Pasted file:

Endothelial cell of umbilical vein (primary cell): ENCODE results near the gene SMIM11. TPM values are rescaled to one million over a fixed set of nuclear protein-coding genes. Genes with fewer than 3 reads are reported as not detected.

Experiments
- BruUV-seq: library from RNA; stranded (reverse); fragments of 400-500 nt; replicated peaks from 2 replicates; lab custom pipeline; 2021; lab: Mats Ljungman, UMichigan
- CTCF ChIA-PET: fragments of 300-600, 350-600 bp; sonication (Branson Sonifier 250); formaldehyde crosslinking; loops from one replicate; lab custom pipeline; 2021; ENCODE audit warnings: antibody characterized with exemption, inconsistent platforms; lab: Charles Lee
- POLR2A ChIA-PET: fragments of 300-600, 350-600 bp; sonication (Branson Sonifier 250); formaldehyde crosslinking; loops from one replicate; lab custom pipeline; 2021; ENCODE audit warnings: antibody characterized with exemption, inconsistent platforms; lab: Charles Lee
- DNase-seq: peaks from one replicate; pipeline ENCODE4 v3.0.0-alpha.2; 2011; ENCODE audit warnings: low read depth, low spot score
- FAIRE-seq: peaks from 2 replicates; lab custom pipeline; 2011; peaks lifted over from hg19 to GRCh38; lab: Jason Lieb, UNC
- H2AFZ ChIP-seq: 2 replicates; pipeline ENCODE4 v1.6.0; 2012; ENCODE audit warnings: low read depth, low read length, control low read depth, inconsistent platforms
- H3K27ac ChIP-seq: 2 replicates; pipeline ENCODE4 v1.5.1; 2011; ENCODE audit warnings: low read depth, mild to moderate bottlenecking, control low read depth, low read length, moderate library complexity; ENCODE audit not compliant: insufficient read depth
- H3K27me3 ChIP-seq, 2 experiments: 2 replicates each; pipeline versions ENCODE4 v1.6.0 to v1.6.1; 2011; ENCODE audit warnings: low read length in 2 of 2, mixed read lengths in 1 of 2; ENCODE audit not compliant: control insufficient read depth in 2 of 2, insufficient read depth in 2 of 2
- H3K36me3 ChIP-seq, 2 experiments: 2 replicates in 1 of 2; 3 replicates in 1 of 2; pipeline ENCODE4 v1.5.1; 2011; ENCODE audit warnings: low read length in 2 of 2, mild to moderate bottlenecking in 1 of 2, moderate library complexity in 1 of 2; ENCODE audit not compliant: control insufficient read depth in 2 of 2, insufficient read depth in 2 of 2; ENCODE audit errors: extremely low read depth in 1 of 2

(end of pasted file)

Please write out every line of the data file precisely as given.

Endothelial cell of umbilical vein (primary cell): ENCODE results near the gene SMIM11. TPM values are rescaled to one million over a fixed set of nuclear protein-coding genes. Genes with fewer than 3 reads are reported as not detected.

Experiments
- BruUV-seq: library from RNA; stranded (reverse); fragments of 400-500 nt; replicated peaks from 2 replicates; lab custom pipeline; 2021; lab: Mats Ljungman, UMichigan
- CTCF ChIA-PET: fragments of 300-600, 350-600 bp; sonication (Branson Sonifier 250); formaldehyde crosslinking; loops from one replicate; lab custom pipeline; 2021; ENCODE audit warnings: antibody characterized with exemption, inconsistent platforms; lab: Charles Lee
- POLR2A ChIA-PET: fragments of 300-600, 350-600 bp; sonication (Branson Sonifier 250); formaldehyde crosslinking; loops from one replicate; lab custom pipeline; 2021; ENCODE audit warnings: antibody characterized with exemption, inconsistent platforms; lab: Charles Lee
- DNase-seq: peaks from one replicate; pipeline ENCODE4 v3.0.0-alpha.2; 2011; ENCODE audit warnings: low read depth, low spot score
- FAIRE-seq: peaks from 2 replicates; lab custom pipeline; 2011; peaks lifted over from hg19 to GRCh38; lab: Jason Lieb, UNC
- H2AFZ ChIP-seq: 2 replicates; pipeline ENCODE4 v1.6.0; 2012; ENCODE audit warnings: low read depth, low read length, control low read depth, inconsistent platforms
- H3K27ac ChIP-seq: 2 replicates; pipeline ENCODE4 v1.5.1; 2011; ENCODE audit warnings: low read depth, mild to moderate bottlenecking, control low read depth, low read length, moderate library complexity; ENCODE audit not compliant: insufficient read depth
- H3K27me3 ChIP-seq, 2 experiments: 2 replicates each; pipeline versions ENCODE4 v1.6.0 to v1.6.1; 2011; ENCODE audit warnings: low read length in 2 of 2, mixed read lengths in 1 of 2; ENCODE audit not compliant: control insufficient read depth in 2 of 2, insufficient read depth in 2 of 2
- H3K36me3 ChIP-seq, 2 experiments: 2 replicates in 1 of 2; 3 replicates in 1 of 2; pipeline ENCODE4 v1.5.1; 2011; ENCODE audit warnings: low read length in 2 of 2, mild to moderate bottlenecking in 1 of 2, moderate library complexity in 1 of 2; ENCODE audit not compliant: control insufficient read depth in 2 of 2, insufficient read depth in 2 of 2; ENCODE audit errors: extremely low read depth in 1 of 2